Some Olympia lawmakers are backing a bill to let movie theaters and live performance venues apply for liquor licenses to serve beer and wine. The bill is sponsored by Democrat Jim Moeller, who represents Vancouver. Ross Reynolds finds out the likelihood of moviegoers cracking a cold one at a theater near you.

War On Drugs
9:00 am
Thu January 17, 2013

From The Front Lines Of Mexico's Drug War

'El Narco' by Ioan Grillo.
Credit Courtesy Bloomsbury Press

Since 2006, more than 40,000 soldiers, police officers, traffickers and citizens have died in Mexico’s bloody drug war — from the mountains where pot and poppies are grown to the streets of Mexico City. Journalist Ioan Grillo tracks the rise of the cartels and their increasing influence north of the border in his book, "El Narco." He joins Steve Scher with a report from the front lines of the Mexican drug war.

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Record Store Nostalgia
5:50 pm
Tue January 15, 2013

Celebrating Seattle’s Record Stores On Eve Of Easy Street Closure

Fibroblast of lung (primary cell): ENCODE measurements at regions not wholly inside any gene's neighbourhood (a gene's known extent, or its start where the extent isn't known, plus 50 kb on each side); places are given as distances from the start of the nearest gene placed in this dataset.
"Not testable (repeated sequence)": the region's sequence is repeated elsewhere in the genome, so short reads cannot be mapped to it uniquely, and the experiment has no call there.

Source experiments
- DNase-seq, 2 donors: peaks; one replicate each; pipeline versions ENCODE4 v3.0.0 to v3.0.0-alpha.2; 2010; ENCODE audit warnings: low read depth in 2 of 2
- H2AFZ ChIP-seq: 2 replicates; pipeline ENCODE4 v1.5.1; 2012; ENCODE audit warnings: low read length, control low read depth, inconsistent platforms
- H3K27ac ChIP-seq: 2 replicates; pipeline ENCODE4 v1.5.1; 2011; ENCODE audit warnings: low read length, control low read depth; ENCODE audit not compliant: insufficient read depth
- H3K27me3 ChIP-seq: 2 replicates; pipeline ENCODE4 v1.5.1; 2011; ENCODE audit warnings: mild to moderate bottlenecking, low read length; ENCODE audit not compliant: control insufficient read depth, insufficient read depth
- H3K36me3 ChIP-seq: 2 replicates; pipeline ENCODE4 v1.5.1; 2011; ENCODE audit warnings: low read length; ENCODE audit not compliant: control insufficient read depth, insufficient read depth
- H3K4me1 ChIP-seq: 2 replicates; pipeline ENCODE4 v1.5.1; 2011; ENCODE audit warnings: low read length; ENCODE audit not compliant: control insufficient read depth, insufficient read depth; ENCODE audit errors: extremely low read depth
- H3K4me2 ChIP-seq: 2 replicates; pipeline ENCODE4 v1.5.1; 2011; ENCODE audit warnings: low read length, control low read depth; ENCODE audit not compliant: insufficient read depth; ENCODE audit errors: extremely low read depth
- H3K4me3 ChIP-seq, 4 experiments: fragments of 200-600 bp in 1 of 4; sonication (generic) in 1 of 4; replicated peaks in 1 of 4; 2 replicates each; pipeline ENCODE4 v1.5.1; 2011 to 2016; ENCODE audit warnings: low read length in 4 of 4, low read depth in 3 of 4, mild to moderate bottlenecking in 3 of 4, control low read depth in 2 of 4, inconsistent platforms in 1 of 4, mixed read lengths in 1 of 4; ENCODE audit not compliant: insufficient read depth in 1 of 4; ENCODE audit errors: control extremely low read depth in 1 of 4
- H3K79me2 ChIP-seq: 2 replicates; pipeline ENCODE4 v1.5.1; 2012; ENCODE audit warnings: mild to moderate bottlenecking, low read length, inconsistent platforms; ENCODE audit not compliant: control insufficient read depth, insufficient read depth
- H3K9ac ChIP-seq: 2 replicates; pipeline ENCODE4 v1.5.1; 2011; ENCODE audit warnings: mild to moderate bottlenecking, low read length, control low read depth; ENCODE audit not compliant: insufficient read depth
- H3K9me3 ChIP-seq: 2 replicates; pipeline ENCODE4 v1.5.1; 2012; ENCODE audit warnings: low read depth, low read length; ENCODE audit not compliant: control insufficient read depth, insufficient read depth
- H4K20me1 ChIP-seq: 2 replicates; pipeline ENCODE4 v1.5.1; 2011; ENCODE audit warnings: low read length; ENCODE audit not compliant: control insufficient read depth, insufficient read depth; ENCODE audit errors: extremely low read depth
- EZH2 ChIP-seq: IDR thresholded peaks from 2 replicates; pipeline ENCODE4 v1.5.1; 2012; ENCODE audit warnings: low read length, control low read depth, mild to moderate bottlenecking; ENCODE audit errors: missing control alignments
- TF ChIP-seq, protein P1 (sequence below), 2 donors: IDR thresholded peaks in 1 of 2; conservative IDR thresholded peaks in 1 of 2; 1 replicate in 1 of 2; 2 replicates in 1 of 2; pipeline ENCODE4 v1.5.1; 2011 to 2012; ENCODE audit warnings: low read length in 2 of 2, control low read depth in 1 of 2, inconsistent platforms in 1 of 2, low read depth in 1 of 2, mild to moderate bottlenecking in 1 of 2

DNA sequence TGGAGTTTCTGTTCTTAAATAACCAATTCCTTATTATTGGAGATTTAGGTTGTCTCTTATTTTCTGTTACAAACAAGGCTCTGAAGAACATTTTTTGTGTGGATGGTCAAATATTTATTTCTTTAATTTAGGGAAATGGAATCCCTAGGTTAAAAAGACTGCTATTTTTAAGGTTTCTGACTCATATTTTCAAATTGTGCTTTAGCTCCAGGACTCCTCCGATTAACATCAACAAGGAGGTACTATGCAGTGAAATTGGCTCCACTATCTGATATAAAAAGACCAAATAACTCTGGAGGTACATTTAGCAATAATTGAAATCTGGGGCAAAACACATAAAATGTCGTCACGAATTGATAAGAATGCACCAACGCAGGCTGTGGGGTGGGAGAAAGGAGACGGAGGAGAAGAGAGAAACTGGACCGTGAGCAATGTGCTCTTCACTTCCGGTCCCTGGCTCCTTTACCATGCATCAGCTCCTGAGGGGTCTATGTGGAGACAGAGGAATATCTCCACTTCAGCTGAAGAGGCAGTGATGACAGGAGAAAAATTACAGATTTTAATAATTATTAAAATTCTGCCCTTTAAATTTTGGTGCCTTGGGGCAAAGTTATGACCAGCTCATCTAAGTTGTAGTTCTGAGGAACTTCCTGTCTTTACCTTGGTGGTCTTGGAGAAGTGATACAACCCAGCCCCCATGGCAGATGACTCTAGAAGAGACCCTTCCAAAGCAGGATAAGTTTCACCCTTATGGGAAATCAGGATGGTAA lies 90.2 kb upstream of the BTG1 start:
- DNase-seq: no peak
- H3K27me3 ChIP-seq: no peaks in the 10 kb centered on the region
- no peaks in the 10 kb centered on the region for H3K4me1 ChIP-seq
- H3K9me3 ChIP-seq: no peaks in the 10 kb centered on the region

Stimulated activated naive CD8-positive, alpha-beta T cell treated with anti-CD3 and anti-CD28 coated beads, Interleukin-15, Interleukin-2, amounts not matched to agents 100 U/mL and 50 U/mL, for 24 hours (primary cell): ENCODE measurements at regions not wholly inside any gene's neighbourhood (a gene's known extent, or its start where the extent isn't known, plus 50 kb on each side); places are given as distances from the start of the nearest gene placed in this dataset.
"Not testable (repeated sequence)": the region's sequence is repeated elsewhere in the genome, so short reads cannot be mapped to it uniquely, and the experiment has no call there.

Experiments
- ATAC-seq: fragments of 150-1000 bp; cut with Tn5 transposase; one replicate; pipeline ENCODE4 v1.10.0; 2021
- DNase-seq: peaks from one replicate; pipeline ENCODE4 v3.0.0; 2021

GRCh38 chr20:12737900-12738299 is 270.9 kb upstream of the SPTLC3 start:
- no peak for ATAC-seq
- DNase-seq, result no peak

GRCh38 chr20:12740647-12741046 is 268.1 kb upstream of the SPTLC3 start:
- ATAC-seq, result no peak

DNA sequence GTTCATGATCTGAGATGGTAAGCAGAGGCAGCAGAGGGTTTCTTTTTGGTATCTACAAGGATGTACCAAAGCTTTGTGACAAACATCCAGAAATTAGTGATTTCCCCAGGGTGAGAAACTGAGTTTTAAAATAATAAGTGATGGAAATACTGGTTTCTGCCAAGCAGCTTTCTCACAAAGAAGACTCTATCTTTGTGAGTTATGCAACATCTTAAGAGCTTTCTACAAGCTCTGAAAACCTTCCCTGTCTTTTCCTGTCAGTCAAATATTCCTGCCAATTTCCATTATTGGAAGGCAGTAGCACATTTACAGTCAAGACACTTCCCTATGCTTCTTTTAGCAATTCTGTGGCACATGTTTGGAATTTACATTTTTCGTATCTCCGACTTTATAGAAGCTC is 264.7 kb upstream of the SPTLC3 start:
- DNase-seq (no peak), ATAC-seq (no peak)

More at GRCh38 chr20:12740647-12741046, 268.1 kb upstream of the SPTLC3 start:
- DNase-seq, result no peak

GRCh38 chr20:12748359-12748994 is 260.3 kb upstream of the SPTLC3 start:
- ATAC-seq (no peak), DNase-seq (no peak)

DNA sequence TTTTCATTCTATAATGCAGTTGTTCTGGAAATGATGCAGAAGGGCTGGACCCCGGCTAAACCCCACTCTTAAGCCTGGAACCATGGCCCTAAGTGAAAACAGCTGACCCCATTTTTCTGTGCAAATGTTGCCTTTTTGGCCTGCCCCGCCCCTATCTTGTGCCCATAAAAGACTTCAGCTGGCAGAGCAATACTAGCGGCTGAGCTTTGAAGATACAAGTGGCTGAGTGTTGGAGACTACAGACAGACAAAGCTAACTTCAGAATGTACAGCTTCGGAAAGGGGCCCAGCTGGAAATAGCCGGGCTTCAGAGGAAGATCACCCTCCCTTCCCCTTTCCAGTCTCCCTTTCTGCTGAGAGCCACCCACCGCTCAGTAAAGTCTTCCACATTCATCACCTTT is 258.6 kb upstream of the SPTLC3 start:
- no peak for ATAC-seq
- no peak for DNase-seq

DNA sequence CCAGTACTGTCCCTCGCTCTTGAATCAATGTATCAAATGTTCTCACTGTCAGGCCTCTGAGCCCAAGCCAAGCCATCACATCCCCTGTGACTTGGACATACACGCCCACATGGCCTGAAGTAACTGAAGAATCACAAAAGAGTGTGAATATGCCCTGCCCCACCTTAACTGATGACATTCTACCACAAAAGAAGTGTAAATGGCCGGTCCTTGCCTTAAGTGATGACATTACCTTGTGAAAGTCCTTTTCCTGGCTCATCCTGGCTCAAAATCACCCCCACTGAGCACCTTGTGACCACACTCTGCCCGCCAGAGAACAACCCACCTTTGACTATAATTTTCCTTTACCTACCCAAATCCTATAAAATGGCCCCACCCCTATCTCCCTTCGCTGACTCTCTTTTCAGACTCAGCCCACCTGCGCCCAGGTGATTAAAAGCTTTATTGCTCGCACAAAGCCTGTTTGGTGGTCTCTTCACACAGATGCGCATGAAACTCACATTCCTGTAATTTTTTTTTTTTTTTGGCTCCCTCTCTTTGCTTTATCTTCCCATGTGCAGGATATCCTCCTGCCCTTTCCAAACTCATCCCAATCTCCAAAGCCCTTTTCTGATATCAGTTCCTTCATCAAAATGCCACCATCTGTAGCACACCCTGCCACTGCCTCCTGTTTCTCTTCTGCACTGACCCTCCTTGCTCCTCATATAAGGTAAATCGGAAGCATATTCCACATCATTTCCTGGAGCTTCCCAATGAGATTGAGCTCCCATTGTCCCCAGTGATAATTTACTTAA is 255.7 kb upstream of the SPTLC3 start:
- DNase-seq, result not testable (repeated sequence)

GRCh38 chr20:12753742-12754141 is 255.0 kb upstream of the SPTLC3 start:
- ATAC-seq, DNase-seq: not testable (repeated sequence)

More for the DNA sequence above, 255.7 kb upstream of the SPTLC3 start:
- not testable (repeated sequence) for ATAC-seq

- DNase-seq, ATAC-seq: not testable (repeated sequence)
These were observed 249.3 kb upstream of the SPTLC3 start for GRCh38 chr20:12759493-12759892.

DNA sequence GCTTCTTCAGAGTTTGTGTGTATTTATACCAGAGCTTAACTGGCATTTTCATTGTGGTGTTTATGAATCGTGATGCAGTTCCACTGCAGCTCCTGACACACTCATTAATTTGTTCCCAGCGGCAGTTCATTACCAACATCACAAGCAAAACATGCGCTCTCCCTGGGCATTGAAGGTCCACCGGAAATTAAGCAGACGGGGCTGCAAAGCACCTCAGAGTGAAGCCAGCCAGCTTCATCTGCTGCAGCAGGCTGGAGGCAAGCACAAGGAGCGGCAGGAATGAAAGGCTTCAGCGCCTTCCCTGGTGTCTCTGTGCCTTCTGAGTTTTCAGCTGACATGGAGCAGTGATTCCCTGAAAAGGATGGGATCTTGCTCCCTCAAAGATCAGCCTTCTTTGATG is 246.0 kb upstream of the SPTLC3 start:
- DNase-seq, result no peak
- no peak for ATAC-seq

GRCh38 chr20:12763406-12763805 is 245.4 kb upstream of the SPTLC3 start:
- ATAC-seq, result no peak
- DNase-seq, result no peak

Easy Street Records in Queen Anne, 2006.
Flickr photo/Laura Musselman Duffy

Seattle record store Easy Street is closing its Queen Anne location on Friday. While many local music lovers try to comfort one another, they’re also waxing poetic about how record stores used to be.

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Comics
12:40 pm
Tue January 15, 2013

The Secret To 30 Years Of “Love And Rockets”

A glimpse into the wide world of characters from Los Bros Hernandez.
Courtesy Fantagraphics

Brothers Jaime and Gilbert Hernandez are considered godfathers of the alternative comics movement.  Fans and critics alike credit the brothers for bringing in a new type of narrative to the comics movement that features strong female characters and showcases Latino culture. Jaime spoke with Ross Reynolds on The Conversation.